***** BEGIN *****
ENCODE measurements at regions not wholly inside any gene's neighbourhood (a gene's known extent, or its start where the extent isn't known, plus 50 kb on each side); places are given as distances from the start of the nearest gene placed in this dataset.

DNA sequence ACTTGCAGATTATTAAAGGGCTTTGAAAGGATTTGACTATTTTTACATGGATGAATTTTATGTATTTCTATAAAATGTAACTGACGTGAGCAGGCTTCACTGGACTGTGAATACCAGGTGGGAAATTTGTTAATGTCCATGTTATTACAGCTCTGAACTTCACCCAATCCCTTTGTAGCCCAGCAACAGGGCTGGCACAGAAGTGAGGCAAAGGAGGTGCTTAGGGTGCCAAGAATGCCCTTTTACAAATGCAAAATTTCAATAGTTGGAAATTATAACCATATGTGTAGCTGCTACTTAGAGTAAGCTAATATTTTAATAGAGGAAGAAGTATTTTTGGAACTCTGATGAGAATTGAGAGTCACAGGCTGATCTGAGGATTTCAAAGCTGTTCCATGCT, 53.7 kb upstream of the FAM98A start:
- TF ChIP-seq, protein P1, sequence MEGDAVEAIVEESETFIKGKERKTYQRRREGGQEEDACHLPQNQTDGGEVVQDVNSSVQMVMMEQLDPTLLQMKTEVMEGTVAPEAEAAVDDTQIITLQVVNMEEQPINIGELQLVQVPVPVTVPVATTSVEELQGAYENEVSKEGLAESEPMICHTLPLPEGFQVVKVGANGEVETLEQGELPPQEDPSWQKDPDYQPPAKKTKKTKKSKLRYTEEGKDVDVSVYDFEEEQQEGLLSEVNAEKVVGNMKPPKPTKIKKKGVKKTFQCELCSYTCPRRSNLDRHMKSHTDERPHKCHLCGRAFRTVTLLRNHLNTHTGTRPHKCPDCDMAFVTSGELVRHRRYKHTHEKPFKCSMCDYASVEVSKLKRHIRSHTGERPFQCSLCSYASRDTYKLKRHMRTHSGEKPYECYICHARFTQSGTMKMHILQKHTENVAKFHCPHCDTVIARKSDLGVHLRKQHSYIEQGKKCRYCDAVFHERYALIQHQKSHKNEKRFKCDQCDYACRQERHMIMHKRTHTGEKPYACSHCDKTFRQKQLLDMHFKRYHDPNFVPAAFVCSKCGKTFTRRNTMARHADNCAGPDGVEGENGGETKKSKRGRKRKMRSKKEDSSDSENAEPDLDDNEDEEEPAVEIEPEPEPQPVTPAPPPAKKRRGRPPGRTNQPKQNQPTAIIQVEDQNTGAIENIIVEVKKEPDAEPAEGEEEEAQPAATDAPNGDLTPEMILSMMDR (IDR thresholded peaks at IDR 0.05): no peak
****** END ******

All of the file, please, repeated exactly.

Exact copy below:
ENCODE measurements at regions not wholly inside any gene's neighbourhood (a gene's known extent, or its start where the extent isn't known, plus 50 kb on each side); places are given as distances from the start of the nearest gene placed in this dataset.

DNA sequence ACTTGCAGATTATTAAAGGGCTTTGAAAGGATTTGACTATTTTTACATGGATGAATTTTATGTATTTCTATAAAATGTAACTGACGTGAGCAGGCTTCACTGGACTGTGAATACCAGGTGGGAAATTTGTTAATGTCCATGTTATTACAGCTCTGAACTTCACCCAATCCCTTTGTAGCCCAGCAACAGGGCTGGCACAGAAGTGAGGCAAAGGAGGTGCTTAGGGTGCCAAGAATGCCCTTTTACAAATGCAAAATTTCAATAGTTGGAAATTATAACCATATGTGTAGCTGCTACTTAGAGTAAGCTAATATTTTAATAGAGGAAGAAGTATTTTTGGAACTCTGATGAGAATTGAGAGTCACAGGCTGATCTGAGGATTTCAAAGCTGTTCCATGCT, 53.7 kb upstream of the FAM98A start:
- TF ChIP-seq, protein P1, sequence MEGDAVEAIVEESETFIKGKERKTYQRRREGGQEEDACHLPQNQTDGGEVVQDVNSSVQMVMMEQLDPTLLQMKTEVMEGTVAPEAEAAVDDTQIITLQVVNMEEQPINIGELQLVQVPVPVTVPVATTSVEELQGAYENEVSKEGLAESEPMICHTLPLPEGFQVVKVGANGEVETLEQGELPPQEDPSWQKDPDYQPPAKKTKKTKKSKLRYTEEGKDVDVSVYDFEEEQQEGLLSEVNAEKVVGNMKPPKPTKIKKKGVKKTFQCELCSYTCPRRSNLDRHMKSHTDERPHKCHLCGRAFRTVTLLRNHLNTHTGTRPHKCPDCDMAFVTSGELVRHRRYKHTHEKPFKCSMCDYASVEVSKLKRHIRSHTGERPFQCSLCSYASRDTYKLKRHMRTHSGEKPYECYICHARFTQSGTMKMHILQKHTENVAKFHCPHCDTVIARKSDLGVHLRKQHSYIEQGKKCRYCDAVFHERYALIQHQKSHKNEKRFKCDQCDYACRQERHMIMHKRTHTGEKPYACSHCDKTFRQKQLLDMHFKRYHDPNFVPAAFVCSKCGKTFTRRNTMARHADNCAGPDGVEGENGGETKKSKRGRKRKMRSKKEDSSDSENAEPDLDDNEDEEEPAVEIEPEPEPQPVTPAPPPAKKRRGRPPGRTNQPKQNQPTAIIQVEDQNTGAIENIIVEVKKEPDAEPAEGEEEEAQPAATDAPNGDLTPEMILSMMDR (IDR thresholded peaks at IDR 0.05): no peak